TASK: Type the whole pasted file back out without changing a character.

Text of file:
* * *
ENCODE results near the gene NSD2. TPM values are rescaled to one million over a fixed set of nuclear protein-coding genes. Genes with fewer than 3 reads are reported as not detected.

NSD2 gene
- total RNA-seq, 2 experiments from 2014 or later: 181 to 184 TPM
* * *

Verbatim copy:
ENCODE results near the gene NSD2. TPM values are rescaled to one million over a fixed set of nuclear protein-coding genes. Genes with fewer than 3 reads are reported as not detected.

NSD2 gene
- total RNA-seq, 2 experiments from 2014 or later: 181 to 184 TPM